by: Erica Rochelle
I have always been a Disney Princess fan. I can’t remember a time when I didn’t squeal at the sight of Cinderella on a product. I love the pink. I love the glitter. I love the sparkles, and diamonds, and tiaras, and true love’s first kiss. I’m a sucker for all of it. I recently spent two amazing days at Disneyland with my best friend during my spring break, where I shamelessly reveled in every bit of the “royalty” that my plastic tiara granted me. However, that said, I am well aware of the many ways that Disney’s depictions of princesses, and female protagonists in general, are hugely problematic from a feminist standpoint.
Our earliest models of the “Disney Princess” were completely helpless without the aid of their princes; Snow White (Snow White and the Seven Dwarfs 1937), Cinderella (Cinderella 1950), and Aurora (Sleeping Beauty 1959) were all pretty much fucked sideways without a man to rescue them. The later generation of so called Disney “Princesses”—really this term refers to any of Disney’s central female protagonists, crown or not—began to show some agency. Ariel (The Little Mermaid 1989), Belle (Beauty and the Beast 1991), Jasmine (Aladdin 1992), and Pocahontas (Pocahontas 1995) all exhibit a streak of independence in breaking traditions and rules to pursue their own choices. However, by this same token they are willing to sacrifice their own social worlds for the sake of The Man. Ariel quite literally gave up half her body in order to become human and marry Prince Eric. As someone who spent four years on swim team for the main purpose of being able to pretend I was a mermaid, I have trouble reconciling giving up your fins for a man, even if he is such a looker as Eric.
And then there’s Mulan (Mulan 1998). Oh, Mulan. Now there’s a tangle if ever I saw one. Mulan is arguably the “Princess” who shows the most agency as she literally takes a man’s place and proves that she can perform as well as or better than any other man. But of course, in order to accomplish this she abandons her own physical sex entirely, effectively becoming a man, therefore nullifying her force as a representation of a strong woman. Mulan shows not that a woman can do what a man can do, but rather that a woman who is “made into a man” might succeed as a man. Mulan is also the most androgynous looking of all the Princesses, and the one who experiences the most difficulty connecting with her femininity. As we see at the beginning of the movie as she struggles to make a good impression with the matchmaker, she is clearly not comfortable with her identity as a proper young Chinese woman. Then there was the real clincher on the Mulan issue, when Disney’s recent TV series “Once Upon A Time”—a live action medley of all the classic Disney characters living in the same world together—revealed Mulan as a bisexual: she was in love with Aurora (read more here). Don’t get me wrong, LGBTQ representation in a Disney show is certainly not something to be dismissed. But isn’t it a bit of a low blow to choose the Princess who was already gender-confused and cross-dressing as the recipient of this honor? Not to mention that she is the only eastern-Asian represented in the princess club. Now she is really Other.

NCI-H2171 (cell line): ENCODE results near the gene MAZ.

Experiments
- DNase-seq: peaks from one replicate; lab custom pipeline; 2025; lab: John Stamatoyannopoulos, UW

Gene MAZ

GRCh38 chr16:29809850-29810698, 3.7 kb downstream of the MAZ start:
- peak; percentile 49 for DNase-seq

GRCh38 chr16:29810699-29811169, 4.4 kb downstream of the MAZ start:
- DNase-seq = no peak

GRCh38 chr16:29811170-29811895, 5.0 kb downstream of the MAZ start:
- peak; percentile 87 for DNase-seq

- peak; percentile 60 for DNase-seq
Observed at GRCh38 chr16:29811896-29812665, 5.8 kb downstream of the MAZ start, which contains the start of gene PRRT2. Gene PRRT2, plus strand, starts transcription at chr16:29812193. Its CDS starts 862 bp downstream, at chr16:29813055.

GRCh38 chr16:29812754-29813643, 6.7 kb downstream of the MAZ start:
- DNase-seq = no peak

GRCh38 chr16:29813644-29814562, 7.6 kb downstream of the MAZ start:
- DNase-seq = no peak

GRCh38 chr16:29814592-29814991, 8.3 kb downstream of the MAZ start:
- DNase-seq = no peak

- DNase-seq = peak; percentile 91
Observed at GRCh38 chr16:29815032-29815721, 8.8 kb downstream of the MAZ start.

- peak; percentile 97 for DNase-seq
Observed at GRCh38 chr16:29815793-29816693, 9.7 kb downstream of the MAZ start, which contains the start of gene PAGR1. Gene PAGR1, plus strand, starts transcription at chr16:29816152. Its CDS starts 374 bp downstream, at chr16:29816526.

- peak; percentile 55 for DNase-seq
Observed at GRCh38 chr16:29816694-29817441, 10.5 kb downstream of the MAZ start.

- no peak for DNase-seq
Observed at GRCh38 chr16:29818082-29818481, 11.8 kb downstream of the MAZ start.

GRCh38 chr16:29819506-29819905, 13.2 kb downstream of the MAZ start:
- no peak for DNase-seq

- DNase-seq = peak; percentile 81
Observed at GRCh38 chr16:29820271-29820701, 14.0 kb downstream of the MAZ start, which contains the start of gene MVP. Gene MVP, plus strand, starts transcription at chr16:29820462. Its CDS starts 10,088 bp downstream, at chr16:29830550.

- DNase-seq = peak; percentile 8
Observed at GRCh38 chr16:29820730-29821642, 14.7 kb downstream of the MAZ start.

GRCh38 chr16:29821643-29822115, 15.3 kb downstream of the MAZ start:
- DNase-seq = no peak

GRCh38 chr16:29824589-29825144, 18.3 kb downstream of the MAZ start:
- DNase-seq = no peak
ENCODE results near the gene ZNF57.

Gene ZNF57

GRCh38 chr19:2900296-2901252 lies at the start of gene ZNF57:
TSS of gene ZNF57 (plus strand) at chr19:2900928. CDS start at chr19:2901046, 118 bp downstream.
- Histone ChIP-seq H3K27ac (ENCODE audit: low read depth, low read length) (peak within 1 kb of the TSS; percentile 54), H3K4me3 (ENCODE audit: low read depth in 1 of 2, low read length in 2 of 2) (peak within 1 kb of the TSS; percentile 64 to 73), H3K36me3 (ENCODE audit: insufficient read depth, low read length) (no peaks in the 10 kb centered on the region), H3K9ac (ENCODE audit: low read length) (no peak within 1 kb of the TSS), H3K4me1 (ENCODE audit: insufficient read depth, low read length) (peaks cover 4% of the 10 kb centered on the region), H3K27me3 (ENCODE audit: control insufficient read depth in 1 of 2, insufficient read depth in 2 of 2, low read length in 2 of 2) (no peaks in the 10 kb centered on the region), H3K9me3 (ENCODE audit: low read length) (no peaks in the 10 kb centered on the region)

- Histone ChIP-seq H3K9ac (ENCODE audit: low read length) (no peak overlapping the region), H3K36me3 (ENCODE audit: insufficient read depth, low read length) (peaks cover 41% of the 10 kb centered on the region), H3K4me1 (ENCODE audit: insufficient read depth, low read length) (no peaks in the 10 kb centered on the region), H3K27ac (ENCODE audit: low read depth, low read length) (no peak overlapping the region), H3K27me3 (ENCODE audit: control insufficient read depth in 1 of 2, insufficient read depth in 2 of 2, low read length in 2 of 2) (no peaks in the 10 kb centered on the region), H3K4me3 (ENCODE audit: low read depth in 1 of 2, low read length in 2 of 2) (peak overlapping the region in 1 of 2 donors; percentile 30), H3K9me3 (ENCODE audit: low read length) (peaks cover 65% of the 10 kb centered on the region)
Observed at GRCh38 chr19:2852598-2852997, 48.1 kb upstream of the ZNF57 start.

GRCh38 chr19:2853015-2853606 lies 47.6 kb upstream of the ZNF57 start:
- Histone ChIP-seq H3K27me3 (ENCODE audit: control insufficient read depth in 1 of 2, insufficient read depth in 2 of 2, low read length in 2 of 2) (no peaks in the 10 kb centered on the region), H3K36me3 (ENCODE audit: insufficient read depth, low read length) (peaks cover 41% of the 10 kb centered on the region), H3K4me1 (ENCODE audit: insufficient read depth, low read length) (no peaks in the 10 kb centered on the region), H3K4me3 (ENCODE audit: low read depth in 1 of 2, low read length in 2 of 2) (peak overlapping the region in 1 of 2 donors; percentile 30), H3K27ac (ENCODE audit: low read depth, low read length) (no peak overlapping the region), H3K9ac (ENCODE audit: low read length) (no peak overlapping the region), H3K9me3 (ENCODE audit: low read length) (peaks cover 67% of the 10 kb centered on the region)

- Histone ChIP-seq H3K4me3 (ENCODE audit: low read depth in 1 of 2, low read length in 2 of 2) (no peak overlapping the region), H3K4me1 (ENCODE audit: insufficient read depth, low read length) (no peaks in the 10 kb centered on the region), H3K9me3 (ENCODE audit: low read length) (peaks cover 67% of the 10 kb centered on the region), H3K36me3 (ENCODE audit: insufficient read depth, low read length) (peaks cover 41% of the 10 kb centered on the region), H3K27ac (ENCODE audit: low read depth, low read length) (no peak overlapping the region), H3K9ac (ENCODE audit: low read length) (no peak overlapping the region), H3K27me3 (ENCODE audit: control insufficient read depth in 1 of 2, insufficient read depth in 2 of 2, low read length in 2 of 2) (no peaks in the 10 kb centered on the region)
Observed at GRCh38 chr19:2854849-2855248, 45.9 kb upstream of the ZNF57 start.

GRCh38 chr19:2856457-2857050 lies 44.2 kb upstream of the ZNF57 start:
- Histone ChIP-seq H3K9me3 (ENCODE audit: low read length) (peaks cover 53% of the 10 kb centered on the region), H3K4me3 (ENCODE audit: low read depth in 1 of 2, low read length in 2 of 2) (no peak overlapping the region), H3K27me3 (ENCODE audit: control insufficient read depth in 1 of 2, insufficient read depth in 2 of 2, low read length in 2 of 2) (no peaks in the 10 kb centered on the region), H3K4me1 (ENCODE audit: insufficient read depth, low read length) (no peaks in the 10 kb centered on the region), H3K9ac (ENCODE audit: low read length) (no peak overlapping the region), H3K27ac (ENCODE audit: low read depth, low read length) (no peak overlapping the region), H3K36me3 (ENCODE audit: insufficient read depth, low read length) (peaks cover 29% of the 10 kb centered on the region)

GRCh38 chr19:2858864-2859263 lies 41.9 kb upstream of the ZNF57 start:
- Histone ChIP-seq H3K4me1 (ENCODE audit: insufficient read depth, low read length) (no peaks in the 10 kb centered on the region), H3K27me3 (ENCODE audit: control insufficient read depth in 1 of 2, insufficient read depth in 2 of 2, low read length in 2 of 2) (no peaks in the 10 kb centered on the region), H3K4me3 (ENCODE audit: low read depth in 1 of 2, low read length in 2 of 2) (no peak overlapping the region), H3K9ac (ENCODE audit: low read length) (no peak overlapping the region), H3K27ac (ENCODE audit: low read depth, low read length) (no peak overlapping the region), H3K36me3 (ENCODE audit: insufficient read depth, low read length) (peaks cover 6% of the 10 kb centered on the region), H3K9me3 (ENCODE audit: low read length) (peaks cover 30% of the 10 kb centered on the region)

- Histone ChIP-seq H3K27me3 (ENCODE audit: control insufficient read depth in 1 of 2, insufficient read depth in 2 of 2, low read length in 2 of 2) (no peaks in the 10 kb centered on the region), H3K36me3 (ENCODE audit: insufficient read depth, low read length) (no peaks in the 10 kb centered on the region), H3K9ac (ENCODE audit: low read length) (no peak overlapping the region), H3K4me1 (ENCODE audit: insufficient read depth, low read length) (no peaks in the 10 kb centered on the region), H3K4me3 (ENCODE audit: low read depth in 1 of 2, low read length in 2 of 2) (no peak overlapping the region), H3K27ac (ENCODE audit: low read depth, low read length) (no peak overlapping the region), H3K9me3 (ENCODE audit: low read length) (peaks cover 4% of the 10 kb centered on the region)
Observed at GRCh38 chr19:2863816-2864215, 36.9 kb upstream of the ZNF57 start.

As a glitz and glitter princess wannabe and a young Chinese girl, I was very disappointed in my youth to have my Halloween princess options seemingly limited to a woman in armor. I was also convinced that my black hair and slanted eyes effectively barred my ability to dress up as a Western princess. I just wanted a sparkly dress and a fucking tiara! Why did it take me over twenty years to finally go ahead and dress up as Cinderella at Disneyland?
I certainly think that progress towards feminist values has been made with contemporary Disney princesses Tiana (The Princess and the Frog 2009), Rapunzel (Tangled 2010), and Merida (Brave 2012). And although I haven’t yet gotten the chance to watch Frozen, I’ve been assured that the feminist undertones are very refreshing. Disney certainly has a long way to go, but so does all of Hollywood, and as such a hugely influential force in movies and television, I don’t think it is trivial that even small progress has been made towards equal representations. Nor do I think I am any less of a feminist because I absolutely loved being hailed as “Princess” by every Disney park employee for two days. I’m gonna have my cake with a shiny tiara on top, and eat it too.